Letters Section Editor: Robert M. Golub, MD, Senior Editor.
In Reply: In the United States, the dramatic declines in the incidence of hepatitis A among children and their close contacts have resulted in changes in the epidemiologic profile of this disease, including a shift in the distribution of cases by age, race, and region, as well as changes in the frequency of potential sources of infection as reported in national surveillance data.
The large community-wide outbreaks that were driven by infections among children and transmission within households and extended family settings, previously accounting for the majority of cases in the United States, have become rare. A declining proportion of cases report sexual or household contact with another case or potential exposure through attendance in child day care.1 As sources of local, community-based transmission have been reduced, an increasing proportion of the cases that continue to occur are in high-risk groups such as international travelers.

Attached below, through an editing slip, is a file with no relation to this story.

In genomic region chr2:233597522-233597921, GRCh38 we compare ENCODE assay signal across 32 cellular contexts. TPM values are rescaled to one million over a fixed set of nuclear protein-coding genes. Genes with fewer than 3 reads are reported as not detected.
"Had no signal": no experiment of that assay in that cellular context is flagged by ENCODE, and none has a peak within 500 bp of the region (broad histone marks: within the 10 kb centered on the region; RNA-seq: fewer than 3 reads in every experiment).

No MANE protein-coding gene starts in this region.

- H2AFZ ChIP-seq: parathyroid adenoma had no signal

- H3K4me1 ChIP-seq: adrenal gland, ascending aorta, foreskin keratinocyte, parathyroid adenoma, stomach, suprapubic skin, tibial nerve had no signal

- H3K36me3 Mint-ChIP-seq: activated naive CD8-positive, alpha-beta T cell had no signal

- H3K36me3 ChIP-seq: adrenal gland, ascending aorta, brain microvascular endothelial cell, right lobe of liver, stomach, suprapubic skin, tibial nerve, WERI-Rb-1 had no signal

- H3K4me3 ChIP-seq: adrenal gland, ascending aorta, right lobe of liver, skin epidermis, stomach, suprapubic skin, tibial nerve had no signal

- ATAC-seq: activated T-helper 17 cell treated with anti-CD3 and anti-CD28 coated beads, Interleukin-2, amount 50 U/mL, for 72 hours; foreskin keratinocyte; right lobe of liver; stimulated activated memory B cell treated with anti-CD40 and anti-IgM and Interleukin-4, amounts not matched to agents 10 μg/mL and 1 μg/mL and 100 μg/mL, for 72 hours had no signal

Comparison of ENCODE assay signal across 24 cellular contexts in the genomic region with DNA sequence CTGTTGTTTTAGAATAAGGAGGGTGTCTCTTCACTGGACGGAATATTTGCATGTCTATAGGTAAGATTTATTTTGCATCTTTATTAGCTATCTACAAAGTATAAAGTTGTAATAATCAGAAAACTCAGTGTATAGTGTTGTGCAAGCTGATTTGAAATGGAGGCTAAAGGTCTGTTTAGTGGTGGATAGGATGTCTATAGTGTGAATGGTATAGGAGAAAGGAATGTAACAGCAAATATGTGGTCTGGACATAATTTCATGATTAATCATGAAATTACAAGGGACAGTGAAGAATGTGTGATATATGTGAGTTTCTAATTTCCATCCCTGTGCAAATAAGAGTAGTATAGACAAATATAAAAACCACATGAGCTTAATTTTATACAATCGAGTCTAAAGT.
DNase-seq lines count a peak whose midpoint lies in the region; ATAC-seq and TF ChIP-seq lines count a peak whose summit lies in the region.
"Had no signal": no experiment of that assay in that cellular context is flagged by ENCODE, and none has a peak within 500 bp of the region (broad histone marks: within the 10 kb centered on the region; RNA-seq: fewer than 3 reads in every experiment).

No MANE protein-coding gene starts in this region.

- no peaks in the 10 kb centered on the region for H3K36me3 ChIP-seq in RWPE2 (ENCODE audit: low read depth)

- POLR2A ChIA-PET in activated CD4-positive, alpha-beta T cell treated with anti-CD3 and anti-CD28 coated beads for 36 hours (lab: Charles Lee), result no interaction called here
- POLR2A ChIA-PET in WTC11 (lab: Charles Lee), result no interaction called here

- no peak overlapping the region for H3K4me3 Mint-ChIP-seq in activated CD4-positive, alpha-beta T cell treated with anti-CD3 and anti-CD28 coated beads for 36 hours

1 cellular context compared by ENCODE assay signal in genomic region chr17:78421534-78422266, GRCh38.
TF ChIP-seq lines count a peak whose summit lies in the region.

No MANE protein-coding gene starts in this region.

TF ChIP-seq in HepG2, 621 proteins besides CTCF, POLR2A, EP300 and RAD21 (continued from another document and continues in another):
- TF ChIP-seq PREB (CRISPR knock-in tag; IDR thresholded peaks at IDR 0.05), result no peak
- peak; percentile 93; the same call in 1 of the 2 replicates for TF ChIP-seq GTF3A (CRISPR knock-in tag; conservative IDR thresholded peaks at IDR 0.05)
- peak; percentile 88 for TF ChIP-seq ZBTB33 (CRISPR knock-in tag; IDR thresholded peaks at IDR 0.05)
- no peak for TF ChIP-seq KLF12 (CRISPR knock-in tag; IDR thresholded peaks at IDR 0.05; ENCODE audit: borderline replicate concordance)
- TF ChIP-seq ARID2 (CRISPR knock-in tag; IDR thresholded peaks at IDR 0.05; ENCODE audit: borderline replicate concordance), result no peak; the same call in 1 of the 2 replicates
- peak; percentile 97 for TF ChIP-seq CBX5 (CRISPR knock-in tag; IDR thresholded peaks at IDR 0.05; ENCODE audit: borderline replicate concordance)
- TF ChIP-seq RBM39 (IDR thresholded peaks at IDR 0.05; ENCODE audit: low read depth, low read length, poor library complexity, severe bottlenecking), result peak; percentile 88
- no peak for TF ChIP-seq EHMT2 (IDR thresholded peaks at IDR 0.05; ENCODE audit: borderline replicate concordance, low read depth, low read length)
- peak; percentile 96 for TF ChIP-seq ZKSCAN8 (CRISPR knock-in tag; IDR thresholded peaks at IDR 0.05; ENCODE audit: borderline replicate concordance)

Wasley A, Bell B. Declining Incidence of Hepatitis A—Reply. JAMA. 2006;295(3):282. doi:10.1001/jama.295.3.282-b